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A theory of indirection via approximation
 IN POPL
, 2010
"... Building semantic models that account for various kinds of indirect reference has traditionally been a difficult problem. Indirect reference can appear in many guises, such as heap pointers, higherorder functions, object references, and sharedmemory mutexes. We give a general method to construct m ..."
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Cited by 16 (9 self)
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Building semantic models that account for various kinds of indirect reference has traditionally been a difficult problem. Indirect reference can appear in many guises, such as heap pointers, higherorder functions, object references, and sharedmemory mutexes. We give a general method to construct models containing indirect reference by presenting a “theory of indirection”. Our method can be applied in a wide variety of settings and uses only simple, elementary mathematics. In addition to various forms of indirect reference, the resulting models support powerful features such as impredicative quantification and equirecursion; moreover they are compatible with the kind of powerful substructural accounting required to model (higherorder) separation logic. In contrast to previous work, our model is easy to apply to new settings and has a simple axiomatization, which is complete in the sense that all models of it are isomorphic. Our proofs are machinechecked in Coq.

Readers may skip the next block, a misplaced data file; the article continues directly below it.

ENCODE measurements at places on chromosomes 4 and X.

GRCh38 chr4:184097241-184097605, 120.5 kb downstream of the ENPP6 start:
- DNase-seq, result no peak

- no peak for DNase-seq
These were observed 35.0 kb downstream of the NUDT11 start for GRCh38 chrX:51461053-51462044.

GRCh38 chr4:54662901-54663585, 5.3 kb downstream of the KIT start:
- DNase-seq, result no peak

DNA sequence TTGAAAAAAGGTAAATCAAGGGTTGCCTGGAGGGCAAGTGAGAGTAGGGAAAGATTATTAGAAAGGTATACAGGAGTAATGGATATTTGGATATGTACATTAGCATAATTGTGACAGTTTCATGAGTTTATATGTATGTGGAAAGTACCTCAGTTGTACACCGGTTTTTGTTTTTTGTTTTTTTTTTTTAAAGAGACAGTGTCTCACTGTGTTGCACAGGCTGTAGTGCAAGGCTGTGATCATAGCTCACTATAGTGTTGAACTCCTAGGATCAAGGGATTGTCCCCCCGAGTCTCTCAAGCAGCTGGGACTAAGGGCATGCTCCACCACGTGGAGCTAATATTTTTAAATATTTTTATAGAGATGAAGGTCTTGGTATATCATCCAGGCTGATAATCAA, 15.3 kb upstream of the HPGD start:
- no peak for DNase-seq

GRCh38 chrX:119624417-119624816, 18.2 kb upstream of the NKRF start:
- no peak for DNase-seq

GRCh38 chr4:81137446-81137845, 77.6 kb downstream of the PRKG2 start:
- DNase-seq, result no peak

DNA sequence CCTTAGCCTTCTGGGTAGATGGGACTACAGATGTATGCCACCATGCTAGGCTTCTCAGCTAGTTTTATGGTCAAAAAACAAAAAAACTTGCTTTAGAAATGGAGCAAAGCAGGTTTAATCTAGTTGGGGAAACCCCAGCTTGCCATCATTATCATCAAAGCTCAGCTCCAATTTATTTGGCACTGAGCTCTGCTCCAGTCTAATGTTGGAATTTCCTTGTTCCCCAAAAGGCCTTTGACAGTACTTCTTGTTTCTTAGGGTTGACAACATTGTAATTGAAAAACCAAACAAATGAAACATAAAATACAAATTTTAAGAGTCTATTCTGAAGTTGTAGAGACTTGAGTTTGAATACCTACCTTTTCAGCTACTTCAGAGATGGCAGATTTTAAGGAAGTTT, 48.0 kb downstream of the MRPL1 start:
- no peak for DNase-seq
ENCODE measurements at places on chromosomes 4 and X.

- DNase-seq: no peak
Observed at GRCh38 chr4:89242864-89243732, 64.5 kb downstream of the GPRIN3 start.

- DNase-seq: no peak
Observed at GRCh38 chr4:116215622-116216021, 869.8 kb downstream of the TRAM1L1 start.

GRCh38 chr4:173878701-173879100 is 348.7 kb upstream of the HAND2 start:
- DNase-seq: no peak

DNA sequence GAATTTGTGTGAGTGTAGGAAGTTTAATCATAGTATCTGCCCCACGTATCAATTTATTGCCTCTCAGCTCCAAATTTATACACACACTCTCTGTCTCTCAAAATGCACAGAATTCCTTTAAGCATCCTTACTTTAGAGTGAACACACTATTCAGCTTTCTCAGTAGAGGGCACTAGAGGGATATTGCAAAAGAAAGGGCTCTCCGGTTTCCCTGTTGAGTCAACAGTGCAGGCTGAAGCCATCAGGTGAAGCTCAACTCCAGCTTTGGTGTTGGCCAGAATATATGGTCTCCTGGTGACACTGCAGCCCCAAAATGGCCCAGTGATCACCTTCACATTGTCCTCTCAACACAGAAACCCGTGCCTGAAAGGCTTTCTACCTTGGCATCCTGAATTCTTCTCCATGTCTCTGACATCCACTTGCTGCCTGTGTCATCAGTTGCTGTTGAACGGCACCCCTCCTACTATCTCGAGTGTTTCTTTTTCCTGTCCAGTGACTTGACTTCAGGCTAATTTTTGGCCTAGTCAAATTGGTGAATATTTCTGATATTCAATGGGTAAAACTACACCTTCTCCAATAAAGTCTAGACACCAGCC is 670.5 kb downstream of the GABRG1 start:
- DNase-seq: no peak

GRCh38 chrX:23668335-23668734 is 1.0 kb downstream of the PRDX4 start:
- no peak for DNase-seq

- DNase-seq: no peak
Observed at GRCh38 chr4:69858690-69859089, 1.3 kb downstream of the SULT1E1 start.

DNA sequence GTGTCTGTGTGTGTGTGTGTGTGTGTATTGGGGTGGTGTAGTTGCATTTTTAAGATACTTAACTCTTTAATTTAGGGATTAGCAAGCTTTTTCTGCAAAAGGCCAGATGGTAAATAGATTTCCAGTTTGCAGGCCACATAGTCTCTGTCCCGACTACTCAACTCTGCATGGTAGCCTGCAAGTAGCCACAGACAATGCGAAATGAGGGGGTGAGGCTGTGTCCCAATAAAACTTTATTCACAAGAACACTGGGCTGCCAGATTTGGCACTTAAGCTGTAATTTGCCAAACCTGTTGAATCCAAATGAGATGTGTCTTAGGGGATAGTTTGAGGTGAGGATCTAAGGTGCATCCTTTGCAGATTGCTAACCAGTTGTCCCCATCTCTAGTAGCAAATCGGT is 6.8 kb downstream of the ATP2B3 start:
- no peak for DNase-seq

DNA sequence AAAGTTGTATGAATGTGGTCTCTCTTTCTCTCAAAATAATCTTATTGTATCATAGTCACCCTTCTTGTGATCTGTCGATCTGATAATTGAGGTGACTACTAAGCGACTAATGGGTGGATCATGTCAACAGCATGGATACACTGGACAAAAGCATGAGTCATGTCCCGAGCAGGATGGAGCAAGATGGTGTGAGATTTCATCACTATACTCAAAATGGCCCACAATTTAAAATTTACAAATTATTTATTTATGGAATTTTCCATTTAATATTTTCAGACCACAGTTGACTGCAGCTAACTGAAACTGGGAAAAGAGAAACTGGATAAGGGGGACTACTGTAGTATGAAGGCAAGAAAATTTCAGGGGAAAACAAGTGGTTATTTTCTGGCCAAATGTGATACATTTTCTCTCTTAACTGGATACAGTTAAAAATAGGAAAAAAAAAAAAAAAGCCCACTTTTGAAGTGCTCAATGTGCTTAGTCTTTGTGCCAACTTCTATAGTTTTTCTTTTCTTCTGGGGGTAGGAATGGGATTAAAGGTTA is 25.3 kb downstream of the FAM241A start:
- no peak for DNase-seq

LCF Examples in HOL
 The Computer Journal
, 1994
"... The LCF system provides a logic of fixed point theory and is useful to reason about nontermination, recursive definitions and infinitevalued types such as lazy lists. Because of continual presence of bottom elements, it is clumsy for reasoning about finitevalued types and strict functions. The ..."
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Cited by 12 (4 self)